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£400k ‘club drugs’ project gets go ahead

Second phase of NEPTUNE project will improve delivery of evidence-based treatment for ‘club drugs’ by providing new resources for clinicians

Details of a new £400k project to improve interventions for the harmful effects of Novel Psychoactive Substances (NPS) – more commonly known as ‘club drugs’ – are announced today. It is the first time that comprehensive guidance and tools will be delivered to small-scale clinical settings on a national scale to help provide more effective care for patients presenting harmful symptoms of NPS use.

The NEPTUNE II project, funded by the Health Foundation and run by the Royal College of Psychiatrists, builds on existing research into NPS substances, and aims to bring a better understanding of how the harmful effects of club drugs should be managed in clinical settings.[1]

It has been commissioned as growing evidence shows that clinicians lack confidence in identifying and offering care for patients who suffer as a result of using NPS. In a recent survey, only 30% of London-based staff reported a ‘high level of confidence’ in identification and clinical management of club drugs, compared to 80% who reported this level of confidence when working with people with heroin, crack or alcohol problems.[2]

Dr Owen Bowden-Jones, NEPTUNE Chair and clinical lead at the CNWL, comments: “With a new drug appearing every week in the EU and around one million people using at least one of these last year in the UK alone, it is critical that we help clinicians to better recognise, understand and manage the effects of Novel Psychoactive Substances (NPS).

“Because new substances are emerging so quickly, it is very difficult to expect clinicians to identify and manage harmful symptoms of NPS use. However, without this knowledge, we’re faced with a risk that many patients will be given inappropriate or ineffective treatment.

“We hope that by giving more robust and evidence-based guidance to clinicians, we will make a real difference for patients by building the confidence of clinicians in dealing with problems posed by NPS use.”

An expert working group, including patients, will support the development of the new resources, providing expertise to inform existing research and ensure all new materials are evidence-based in their approach.

The resources will take the form of educational resources and clinical tools to give clinicians confidence in managing NPS use through dedicated information on the symptoms and treatment of NPS substances.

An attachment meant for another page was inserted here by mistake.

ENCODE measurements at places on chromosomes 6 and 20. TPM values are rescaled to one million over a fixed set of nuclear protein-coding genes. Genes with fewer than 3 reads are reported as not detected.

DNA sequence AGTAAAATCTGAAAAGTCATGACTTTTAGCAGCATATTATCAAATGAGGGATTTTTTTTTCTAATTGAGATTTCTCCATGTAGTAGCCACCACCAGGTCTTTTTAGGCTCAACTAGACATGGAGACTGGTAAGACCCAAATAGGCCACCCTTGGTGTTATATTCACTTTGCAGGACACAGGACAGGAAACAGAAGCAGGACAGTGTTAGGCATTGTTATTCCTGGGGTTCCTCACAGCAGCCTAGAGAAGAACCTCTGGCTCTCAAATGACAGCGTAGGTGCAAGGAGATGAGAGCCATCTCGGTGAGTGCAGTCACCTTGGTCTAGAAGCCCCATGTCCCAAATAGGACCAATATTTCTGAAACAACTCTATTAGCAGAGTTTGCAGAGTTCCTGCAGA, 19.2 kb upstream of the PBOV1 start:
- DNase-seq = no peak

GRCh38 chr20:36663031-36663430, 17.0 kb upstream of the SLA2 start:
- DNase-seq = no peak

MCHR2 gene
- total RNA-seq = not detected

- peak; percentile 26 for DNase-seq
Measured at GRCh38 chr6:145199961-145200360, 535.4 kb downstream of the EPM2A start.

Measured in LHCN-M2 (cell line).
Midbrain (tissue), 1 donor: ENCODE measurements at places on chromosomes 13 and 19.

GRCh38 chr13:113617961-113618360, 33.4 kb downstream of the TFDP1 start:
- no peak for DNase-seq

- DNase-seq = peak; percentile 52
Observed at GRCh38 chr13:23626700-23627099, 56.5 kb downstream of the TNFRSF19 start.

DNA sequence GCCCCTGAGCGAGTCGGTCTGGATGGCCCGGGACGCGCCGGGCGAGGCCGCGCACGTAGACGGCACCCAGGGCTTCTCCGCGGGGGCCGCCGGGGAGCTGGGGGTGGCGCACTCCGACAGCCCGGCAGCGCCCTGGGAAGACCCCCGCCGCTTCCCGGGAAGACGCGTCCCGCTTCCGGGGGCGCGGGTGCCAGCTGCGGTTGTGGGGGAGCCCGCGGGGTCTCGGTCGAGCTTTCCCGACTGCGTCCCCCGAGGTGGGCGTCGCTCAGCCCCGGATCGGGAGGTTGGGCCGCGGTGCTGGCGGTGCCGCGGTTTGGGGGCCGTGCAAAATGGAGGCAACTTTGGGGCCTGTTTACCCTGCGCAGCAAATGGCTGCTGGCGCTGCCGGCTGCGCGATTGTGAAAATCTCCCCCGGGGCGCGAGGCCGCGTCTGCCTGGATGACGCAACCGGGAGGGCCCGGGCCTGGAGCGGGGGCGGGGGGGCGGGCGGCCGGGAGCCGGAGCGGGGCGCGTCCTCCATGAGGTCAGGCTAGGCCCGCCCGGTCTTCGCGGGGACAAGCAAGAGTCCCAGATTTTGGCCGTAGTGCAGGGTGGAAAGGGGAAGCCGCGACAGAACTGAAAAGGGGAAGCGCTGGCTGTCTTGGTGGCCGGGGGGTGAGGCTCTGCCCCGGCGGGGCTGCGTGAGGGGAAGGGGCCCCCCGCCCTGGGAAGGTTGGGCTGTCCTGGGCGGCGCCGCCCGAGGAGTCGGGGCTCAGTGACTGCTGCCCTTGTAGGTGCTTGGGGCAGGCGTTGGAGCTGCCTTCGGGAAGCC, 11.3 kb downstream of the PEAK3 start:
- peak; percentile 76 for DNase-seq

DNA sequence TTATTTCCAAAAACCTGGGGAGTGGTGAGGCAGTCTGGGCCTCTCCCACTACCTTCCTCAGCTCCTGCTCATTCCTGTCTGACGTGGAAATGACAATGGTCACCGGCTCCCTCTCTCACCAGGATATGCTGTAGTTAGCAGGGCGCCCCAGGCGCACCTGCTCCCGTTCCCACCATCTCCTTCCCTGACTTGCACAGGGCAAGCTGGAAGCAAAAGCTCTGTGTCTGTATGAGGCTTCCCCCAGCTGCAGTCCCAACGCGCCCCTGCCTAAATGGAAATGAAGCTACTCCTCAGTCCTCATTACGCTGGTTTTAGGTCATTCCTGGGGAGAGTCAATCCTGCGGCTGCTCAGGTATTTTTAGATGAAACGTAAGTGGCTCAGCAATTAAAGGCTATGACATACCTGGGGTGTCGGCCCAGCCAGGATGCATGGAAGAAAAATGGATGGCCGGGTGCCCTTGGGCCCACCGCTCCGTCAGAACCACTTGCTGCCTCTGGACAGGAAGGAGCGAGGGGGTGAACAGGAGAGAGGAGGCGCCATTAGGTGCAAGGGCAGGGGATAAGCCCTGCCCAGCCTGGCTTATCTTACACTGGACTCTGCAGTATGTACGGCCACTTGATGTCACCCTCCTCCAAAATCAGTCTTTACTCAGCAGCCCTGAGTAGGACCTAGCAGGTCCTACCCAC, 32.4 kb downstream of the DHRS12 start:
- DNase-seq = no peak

The project will see the development of a national e-learning programme to inform clinicians’ understanding of NPS, alongside new tools for clinical management and data collection to improve a needs-assessment among populations at risk of ‘club drug’ harms. This will help offer effective interventions for patients when they are seen by clinicians.

The resources will be developed for use across a range of clinical settings that have a high likelihood of receiving patients with symptoms of NPS use, including specialist drug services, emergency departments, sexual health clinics, mental health services and primary care.

Dr Sarah Finlay, Consultant Physician in Emergency Medicine, Chelsea and Westminster Hospital, said:

“NEPTUNE has given physicians working in emergency departments confidence in managing NPS in a digestible and easy to use format and that promotes patient safety.”

Dr Jo Bibby, Director of Strategy at the Health Foundation, said:

"We're delighted to provide funding to support the expansion of the NEPTUNE project through our spreading improvement programme. The use of club drugs is a newly emerging and rapidly changing area. Therefore it is vital that clinicians and healthcare professionals receive the very best up-to-date information and guidance to help them deliver effective interventions for patients who suffer from harmful effects of 'club drugs'."


[1] The project builds on existing research into NPS use.

2 Fexi P, Jones T, Bowden-Jones O: Assessing staff’s confidence in clinically identifying and managing club drugs vs common drugs. Poster presentation; Conference of the Faculty of Addictions, Royal College of Psychiatrists, Leeds, 2014.

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